The Maine Legislature also expanded RCV's use to presidential elections in 2019, while four states implemented it for the 2020 Democratic presidential primary: Alaska, Hawaii, Kansas and Wyoming. Further, the Iowa Democratic Party used ranked-choice voting for their "virtual caucuses" and it will also be used in the Nevada Democratic caucuses.

For the first time in history, ranked-choice voting will play a role in presidential elections — which along with another historic victory in New York City in November further raises its profile in the mainstream conversation for future reform efforts across the country.

Voter Choice for Massachusetts celebrated a monumental victory at the close of 2019 as the secretary of the commonwealth certified over 111,000 voter signatures to move the organization's statewide RCV ballot initiative to the next phase of getting it on the 2020 ballot.

"With the help of hundreds of volunteers, we didn't just meet our goals, we blew passed them – getting over 31,000 more certified signatures needed at this stage in our campaign to give Massachusetts voters more choice and a stronger voice at the ballot box," said Emily Fitzmaurice, communications director for Voter Choice for Massachusetts.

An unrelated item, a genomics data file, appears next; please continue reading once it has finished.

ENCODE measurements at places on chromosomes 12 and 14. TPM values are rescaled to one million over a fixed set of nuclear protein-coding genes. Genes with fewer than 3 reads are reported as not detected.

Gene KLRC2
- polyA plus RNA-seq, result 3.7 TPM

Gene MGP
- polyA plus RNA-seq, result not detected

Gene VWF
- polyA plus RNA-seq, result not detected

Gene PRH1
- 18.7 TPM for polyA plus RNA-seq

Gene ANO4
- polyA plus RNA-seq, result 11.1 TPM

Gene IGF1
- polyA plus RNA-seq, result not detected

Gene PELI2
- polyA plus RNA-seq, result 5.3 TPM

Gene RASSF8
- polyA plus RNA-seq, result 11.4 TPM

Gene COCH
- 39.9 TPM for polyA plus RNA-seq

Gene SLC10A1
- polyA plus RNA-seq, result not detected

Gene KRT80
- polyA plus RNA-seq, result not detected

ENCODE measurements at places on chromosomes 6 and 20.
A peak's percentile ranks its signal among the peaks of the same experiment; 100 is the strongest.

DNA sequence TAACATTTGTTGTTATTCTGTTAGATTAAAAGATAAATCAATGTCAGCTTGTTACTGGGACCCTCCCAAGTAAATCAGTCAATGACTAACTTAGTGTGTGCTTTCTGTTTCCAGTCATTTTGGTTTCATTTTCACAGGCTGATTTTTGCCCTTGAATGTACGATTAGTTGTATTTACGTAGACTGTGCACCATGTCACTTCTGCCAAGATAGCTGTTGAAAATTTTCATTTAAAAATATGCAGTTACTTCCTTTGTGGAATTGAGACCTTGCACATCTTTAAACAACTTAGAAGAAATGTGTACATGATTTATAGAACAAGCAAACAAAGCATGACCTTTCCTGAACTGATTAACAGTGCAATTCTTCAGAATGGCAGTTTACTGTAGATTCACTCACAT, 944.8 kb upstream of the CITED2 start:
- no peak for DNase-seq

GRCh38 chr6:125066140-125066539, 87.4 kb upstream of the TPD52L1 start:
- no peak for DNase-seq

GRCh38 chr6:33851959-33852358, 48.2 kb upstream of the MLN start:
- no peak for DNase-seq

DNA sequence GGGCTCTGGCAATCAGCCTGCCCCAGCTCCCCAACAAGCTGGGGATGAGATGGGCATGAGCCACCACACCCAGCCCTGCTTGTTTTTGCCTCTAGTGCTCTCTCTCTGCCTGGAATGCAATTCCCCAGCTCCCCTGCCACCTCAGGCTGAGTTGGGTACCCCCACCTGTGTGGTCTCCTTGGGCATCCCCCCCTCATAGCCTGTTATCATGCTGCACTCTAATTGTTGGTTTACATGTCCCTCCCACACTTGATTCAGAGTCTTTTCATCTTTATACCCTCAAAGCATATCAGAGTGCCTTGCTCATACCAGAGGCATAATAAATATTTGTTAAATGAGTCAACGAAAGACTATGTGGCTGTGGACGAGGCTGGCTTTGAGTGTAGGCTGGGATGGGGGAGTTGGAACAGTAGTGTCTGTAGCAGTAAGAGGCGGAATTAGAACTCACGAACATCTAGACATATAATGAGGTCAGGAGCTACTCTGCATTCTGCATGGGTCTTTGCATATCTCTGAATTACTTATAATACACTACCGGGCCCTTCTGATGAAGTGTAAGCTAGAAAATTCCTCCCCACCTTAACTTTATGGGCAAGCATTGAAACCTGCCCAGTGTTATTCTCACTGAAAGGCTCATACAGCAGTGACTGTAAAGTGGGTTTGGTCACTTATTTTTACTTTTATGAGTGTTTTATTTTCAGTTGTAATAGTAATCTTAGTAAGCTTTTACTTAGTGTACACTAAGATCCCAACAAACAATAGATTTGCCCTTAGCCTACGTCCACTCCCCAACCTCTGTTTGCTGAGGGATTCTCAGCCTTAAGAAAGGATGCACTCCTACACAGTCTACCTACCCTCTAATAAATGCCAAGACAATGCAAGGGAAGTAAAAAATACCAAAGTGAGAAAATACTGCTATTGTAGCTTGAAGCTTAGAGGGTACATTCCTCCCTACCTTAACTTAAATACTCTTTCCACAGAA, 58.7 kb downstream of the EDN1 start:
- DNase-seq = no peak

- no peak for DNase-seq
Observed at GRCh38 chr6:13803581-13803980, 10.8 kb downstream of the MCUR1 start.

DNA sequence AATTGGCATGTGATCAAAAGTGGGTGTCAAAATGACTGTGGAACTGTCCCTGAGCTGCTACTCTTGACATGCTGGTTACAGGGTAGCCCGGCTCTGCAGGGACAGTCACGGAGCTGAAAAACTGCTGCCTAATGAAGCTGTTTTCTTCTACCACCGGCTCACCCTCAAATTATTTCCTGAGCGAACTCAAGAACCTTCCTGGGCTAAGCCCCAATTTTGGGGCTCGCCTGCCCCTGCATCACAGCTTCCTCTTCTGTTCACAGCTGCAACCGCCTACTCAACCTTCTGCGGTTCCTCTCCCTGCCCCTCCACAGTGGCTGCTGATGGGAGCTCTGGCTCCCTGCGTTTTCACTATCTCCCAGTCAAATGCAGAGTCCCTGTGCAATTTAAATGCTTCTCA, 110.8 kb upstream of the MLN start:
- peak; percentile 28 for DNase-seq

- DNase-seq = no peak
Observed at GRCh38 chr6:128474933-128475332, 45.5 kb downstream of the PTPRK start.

The initiative is now in the hands in the Legislature. However, even if the Legislature rejects or decides to take no action on it, there is still an avenue Voter Choice for Massachusetts can take to put the RCV initiative on the ballot, which will require additional signatures.

It is worth noting that Voter Choice for Massachusetts has developed one of the strongest grassroots networks for RCV since the Committee for Ranked Choice Voting passed the reform in Maine in 2016. It has worked diligently not only to educate voters on RCV and raise the campaign's visibility, but also to lobby the Legislature to support the alternative voting method — garnering substantial support among voters and state lawmakers.